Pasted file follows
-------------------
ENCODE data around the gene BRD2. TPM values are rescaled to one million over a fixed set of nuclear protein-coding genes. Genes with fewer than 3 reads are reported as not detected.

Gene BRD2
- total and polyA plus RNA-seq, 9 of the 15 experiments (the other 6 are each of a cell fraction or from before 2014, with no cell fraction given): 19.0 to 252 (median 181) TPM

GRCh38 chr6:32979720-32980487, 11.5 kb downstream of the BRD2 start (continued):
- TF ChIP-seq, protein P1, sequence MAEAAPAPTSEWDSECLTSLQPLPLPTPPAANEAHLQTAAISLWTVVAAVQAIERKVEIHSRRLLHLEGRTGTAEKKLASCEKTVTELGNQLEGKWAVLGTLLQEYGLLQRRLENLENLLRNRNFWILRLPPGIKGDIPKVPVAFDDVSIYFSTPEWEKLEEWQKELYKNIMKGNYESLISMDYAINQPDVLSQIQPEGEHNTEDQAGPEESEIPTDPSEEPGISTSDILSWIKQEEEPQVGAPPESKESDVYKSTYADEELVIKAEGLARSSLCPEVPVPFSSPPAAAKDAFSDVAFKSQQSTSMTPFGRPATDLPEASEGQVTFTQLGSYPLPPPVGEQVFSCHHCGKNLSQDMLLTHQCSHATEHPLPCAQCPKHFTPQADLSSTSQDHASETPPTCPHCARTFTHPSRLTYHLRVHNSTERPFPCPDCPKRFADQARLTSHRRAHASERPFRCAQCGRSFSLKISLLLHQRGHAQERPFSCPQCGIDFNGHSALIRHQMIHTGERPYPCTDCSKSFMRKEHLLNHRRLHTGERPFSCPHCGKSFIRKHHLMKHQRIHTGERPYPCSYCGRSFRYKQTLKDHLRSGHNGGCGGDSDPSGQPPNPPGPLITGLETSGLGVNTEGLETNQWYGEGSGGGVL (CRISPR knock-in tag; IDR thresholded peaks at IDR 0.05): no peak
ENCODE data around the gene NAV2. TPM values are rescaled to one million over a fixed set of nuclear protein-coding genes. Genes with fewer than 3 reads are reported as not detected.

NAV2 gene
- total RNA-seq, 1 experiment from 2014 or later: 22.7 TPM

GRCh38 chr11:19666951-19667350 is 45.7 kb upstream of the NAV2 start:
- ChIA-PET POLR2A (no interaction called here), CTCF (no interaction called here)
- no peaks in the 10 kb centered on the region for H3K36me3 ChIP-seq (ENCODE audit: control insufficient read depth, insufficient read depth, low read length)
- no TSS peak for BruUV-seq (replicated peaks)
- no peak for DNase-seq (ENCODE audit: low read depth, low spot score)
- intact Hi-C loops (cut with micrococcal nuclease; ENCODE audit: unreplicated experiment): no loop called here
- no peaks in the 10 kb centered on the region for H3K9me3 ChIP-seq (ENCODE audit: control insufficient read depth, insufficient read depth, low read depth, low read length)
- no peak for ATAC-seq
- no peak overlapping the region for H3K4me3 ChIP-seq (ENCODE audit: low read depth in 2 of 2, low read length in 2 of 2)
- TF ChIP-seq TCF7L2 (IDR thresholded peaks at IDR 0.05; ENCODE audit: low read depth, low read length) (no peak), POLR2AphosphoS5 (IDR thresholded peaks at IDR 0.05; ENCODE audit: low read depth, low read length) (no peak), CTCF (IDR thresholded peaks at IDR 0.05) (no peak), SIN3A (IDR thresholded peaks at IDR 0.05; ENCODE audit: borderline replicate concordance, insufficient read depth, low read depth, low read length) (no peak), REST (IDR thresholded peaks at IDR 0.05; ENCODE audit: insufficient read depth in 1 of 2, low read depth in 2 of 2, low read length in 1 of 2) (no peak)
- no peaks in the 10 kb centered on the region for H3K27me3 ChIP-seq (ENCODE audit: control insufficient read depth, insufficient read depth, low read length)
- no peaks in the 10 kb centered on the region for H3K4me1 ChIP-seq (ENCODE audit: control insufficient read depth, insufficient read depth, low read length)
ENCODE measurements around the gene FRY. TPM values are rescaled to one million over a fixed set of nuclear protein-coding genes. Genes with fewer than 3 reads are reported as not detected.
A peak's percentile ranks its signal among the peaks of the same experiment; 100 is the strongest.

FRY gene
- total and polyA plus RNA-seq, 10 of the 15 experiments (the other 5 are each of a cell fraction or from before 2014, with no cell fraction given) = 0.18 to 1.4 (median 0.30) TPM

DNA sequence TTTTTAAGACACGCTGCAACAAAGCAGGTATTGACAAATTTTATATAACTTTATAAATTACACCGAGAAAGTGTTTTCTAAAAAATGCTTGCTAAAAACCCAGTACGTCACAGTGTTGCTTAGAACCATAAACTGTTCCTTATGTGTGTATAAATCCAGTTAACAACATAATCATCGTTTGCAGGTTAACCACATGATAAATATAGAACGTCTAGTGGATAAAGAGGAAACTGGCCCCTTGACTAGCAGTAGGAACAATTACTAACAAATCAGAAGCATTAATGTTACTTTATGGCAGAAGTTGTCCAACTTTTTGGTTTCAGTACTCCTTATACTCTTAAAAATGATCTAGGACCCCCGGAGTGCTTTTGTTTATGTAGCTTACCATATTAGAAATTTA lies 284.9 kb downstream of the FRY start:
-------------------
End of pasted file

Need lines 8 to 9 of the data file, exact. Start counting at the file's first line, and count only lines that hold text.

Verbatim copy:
- total RNA-seq, 1 experiment from 2014 or later: 22.7 TPM

GRCh38 chr11:19666951-19667350 is 45.7 kb upstream of the NAV2 start: